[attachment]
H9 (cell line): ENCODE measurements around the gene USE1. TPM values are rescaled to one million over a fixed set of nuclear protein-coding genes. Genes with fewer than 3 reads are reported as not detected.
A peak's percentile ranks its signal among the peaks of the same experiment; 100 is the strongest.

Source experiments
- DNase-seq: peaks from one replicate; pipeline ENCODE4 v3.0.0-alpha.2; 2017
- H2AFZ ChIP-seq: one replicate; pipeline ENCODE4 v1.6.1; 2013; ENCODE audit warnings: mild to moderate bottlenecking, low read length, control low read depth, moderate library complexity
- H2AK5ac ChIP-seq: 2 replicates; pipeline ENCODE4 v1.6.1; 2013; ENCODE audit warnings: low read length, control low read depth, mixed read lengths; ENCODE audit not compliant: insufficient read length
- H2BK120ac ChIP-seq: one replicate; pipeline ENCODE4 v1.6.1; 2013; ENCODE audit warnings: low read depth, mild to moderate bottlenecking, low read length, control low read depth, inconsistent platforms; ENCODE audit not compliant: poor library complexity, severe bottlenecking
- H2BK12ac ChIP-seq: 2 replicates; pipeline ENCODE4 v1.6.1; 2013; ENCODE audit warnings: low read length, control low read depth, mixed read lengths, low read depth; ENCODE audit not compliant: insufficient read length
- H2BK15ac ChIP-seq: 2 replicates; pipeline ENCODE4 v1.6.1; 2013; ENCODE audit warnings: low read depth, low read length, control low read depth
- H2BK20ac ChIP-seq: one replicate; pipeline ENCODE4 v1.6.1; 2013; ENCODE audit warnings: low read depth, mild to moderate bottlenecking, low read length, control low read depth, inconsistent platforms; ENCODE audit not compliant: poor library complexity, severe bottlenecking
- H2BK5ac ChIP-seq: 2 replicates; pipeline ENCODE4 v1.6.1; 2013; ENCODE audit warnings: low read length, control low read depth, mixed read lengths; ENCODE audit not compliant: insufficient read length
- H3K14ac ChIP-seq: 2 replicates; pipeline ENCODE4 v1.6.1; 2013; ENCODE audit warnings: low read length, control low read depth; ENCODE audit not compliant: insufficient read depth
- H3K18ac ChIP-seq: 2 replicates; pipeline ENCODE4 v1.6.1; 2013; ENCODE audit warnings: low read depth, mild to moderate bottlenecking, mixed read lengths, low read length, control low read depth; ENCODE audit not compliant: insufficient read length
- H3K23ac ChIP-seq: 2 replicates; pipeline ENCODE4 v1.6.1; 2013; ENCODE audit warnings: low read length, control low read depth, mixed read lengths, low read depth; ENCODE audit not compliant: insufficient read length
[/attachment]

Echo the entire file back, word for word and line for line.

H9 (cell line): ENCODE measurements around the gene USE1. TPM values are rescaled to one million over a fixed set of nuclear protein-coding genes. Genes with fewer than 3 reads are reported as not detected.
A peak's percentile ranks its signal among the peaks of the same experiment; 100 is the strongest.

Source experiments
- DNase-seq: peaks from one replicate; pipeline ENCODE4 v3.0.0-alpha.2; 2017
- H2AFZ ChIP-seq: one replicate; pipeline ENCODE4 v1.6.1; 2013; ENCODE audit warnings: mild to moderate bottlenecking, low read length, control low read depth, moderate library complexity
- H2AK5ac ChIP-seq: 2 replicates; pipeline ENCODE4 v1.6.1; 2013; ENCODE audit warnings: low read length, control low read depth, mixed read lengths; ENCODE audit not compliant: insufficient read length
- H2BK120ac ChIP-seq: one replicate; pipeline ENCODE4 v1.6.1; 2013; ENCODE audit warnings: low read depth, mild to moderate bottlenecking, low read length, control low read depth, inconsistent platforms; ENCODE audit not compliant: poor library complexity, severe bottlenecking
- H2BK12ac ChIP-seq: 2 replicates; pipeline ENCODE4 v1.6.1; 2013; ENCODE audit warnings: low read length, control low read depth, mixed read lengths, low read depth; ENCODE audit not compliant: insufficient read length
- H2BK15ac ChIP-seq: 2 replicates; pipeline ENCODE4 v1.6.1; 2013; ENCODE audit warnings: low read depth, low read length, control low read depth
- H2BK20ac ChIP-seq: one replicate; pipeline ENCODE4 v1.6.1; 2013; ENCODE audit warnings: low read depth, mild to moderate bottlenecking, low read length, control low read depth, inconsistent platforms; ENCODE audit not compliant: poor library complexity, severe bottlenecking
- H2BK5ac ChIP-seq: 2 replicates; pipeline ENCODE4 v1.6.1; 2013; ENCODE audit warnings: low read length, control low read depth, mixed read lengths; ENCODE audit not compliant: insufficient read length
- H3K14ac ChIP-seq: 2 replicates; pipeline ENCODE4 v1.6.1; 2013; ENCODE audit warnings: low read length, control low read depth; ENCODE audit not compliant: insufficient read depth
- H3K18ac ChIP-seq: 2 replicates; pipeline ENCODE4 v1.6.1; 2013; ENCODE audit warnings: low read depth, mild to moderate bottlenecking, mixed read lengths, low read length, control low read depth; ENCODE audit not compliant: insufficient read length
- H3K23ac ChIP-seq: 2 replicates; pipeline ENCODE4 v1.6.1; 2013; ENCODE audit warnings: low read length, control low read depth, mixed read lengths, low read depth; ENCODE audit not compliant: insufficient read length